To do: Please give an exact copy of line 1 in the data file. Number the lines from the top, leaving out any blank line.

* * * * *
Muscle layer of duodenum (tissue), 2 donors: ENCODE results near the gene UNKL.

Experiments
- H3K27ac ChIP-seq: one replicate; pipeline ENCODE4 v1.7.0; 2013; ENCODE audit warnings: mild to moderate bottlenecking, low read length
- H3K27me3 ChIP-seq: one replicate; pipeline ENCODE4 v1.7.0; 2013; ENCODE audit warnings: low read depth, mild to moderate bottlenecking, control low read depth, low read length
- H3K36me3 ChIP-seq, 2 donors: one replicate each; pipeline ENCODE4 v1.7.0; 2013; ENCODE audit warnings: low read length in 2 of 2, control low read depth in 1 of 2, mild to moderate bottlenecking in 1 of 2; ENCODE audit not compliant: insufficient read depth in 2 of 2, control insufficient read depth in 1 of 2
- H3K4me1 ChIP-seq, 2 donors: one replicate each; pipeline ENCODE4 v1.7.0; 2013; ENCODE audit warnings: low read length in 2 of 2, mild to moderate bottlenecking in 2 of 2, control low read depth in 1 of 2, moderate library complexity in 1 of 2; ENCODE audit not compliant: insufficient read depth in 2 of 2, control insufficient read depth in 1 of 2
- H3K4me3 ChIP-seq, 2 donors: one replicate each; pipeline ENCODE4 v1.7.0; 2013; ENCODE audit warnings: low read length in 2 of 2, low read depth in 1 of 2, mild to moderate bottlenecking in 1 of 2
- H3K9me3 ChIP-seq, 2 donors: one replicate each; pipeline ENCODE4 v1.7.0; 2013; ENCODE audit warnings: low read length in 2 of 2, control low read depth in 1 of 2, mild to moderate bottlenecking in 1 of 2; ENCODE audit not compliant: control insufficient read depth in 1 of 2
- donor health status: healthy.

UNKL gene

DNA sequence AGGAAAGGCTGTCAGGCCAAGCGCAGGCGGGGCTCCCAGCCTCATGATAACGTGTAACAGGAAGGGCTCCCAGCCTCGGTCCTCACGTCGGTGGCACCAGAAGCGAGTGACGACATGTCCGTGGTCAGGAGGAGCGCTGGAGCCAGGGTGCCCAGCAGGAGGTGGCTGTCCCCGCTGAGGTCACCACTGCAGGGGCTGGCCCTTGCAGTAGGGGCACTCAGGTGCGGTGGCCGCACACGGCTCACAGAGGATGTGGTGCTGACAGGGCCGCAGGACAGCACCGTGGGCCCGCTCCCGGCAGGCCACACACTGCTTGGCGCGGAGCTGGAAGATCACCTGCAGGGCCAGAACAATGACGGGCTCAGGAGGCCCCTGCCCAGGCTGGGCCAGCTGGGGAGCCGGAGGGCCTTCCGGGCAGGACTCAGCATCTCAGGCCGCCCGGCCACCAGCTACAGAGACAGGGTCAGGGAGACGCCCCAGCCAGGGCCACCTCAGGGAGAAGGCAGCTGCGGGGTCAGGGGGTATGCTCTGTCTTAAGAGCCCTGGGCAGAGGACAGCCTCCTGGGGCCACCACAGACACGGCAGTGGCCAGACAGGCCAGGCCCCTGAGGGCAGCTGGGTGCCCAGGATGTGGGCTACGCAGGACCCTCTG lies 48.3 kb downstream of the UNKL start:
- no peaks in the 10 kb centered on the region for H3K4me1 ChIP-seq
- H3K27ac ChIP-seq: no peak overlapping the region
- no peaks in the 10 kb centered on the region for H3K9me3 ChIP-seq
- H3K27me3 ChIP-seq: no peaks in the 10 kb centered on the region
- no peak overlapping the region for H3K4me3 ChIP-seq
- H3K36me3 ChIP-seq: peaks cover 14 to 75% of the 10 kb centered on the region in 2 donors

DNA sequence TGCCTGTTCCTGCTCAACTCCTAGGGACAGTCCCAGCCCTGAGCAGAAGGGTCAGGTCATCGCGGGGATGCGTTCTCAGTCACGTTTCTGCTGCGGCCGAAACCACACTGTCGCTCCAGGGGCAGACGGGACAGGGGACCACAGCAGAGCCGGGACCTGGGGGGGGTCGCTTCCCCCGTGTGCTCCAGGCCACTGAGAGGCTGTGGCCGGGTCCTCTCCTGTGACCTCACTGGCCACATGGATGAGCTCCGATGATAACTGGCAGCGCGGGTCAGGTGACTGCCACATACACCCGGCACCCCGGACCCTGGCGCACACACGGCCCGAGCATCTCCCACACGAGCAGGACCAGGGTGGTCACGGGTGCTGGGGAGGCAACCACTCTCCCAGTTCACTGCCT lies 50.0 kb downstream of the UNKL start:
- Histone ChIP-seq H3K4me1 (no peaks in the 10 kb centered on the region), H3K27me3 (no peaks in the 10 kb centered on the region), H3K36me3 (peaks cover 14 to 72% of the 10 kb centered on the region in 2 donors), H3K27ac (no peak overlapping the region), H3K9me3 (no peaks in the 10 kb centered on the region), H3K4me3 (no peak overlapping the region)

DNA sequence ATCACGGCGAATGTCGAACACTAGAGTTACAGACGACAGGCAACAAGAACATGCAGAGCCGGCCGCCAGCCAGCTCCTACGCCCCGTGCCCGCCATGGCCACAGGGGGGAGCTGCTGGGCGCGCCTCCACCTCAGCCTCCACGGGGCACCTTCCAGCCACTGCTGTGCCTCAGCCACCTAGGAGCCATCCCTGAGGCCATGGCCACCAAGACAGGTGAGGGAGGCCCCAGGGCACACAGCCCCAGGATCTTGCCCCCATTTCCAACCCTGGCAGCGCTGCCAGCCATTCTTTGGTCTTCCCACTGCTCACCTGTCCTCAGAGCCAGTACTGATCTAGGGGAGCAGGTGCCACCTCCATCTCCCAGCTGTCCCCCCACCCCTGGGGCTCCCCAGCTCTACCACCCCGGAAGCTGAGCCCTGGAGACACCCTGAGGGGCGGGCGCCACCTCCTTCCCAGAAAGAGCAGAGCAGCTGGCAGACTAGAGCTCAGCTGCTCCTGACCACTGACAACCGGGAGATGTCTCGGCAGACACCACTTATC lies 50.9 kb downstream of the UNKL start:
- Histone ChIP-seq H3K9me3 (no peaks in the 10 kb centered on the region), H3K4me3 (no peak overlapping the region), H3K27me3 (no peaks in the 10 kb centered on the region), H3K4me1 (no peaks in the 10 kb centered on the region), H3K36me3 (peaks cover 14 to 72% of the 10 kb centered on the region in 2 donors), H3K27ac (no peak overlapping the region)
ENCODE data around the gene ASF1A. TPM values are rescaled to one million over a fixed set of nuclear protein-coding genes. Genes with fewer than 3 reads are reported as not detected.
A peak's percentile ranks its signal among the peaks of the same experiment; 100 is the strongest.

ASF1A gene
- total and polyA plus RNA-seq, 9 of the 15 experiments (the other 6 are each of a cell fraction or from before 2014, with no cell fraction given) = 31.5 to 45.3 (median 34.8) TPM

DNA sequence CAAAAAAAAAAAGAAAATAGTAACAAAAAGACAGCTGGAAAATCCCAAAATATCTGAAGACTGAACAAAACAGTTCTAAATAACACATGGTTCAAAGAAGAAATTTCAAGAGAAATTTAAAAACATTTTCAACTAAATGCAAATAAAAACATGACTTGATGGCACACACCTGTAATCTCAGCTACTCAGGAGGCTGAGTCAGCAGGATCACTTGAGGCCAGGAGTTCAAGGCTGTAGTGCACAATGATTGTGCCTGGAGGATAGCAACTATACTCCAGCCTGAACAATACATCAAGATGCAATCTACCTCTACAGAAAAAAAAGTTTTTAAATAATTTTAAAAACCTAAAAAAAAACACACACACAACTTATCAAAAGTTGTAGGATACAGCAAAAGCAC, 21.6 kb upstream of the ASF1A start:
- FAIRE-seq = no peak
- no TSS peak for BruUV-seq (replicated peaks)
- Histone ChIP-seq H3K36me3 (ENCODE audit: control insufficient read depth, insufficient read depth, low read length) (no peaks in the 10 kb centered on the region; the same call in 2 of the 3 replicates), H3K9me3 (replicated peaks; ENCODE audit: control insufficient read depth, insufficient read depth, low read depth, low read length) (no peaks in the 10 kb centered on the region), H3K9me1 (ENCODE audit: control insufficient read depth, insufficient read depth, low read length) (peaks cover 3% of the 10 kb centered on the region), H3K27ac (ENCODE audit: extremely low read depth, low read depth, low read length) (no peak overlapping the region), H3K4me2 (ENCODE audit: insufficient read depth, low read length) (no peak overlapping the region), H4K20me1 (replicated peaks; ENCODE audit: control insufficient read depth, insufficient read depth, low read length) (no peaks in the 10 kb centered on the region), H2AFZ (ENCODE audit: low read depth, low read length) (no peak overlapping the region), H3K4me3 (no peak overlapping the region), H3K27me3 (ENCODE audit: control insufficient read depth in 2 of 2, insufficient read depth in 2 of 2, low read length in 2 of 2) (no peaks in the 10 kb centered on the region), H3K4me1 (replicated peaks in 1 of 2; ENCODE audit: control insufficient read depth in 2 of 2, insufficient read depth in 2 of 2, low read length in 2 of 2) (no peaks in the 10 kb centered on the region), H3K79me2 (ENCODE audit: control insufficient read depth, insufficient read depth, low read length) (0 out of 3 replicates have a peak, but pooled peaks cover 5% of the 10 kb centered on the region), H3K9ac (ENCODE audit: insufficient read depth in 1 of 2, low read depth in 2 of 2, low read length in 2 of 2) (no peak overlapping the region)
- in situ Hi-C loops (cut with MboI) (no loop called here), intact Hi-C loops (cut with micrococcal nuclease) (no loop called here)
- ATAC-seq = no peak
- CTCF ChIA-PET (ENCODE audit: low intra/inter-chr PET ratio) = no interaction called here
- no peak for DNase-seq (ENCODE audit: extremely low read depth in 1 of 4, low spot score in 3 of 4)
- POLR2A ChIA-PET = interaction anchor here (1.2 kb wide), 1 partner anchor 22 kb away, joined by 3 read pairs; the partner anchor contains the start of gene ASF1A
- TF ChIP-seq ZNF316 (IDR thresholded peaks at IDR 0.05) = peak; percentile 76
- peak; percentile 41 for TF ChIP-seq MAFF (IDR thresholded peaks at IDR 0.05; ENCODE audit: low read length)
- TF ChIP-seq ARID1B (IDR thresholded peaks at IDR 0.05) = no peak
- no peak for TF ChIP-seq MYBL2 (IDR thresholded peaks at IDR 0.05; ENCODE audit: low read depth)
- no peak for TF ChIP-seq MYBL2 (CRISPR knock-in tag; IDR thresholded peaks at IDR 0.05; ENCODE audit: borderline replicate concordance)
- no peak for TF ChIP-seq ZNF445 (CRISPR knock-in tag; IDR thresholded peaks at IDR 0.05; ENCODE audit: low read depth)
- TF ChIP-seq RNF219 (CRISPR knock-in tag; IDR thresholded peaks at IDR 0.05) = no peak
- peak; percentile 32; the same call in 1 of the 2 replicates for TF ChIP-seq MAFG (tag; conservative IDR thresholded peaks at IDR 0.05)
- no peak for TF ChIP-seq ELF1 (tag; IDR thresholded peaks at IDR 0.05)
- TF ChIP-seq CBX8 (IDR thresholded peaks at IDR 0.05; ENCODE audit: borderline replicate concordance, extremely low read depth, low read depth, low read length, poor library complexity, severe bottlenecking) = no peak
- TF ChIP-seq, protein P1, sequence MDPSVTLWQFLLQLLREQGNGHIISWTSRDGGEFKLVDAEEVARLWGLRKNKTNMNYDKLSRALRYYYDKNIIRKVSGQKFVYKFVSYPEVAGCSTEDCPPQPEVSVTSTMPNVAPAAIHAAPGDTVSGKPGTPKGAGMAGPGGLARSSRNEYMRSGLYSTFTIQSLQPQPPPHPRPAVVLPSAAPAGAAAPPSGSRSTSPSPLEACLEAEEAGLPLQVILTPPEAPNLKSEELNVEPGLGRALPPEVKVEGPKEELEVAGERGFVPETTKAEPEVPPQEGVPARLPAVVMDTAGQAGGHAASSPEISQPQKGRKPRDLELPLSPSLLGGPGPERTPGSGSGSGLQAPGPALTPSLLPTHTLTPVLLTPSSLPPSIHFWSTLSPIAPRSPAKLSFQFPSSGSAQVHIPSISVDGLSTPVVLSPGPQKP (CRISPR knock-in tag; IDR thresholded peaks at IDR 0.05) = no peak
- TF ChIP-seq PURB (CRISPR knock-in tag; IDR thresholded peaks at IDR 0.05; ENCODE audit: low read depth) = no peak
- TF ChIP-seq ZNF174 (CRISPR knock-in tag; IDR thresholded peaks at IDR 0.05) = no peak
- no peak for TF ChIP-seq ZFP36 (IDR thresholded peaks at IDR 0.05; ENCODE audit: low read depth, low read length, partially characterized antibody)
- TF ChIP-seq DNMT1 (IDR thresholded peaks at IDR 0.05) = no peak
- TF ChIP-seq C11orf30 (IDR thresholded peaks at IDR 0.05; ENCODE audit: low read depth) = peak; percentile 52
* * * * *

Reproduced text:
Muscle layer of duodenum (tissue), 2 donors: ENCODE results near the gene UNKL.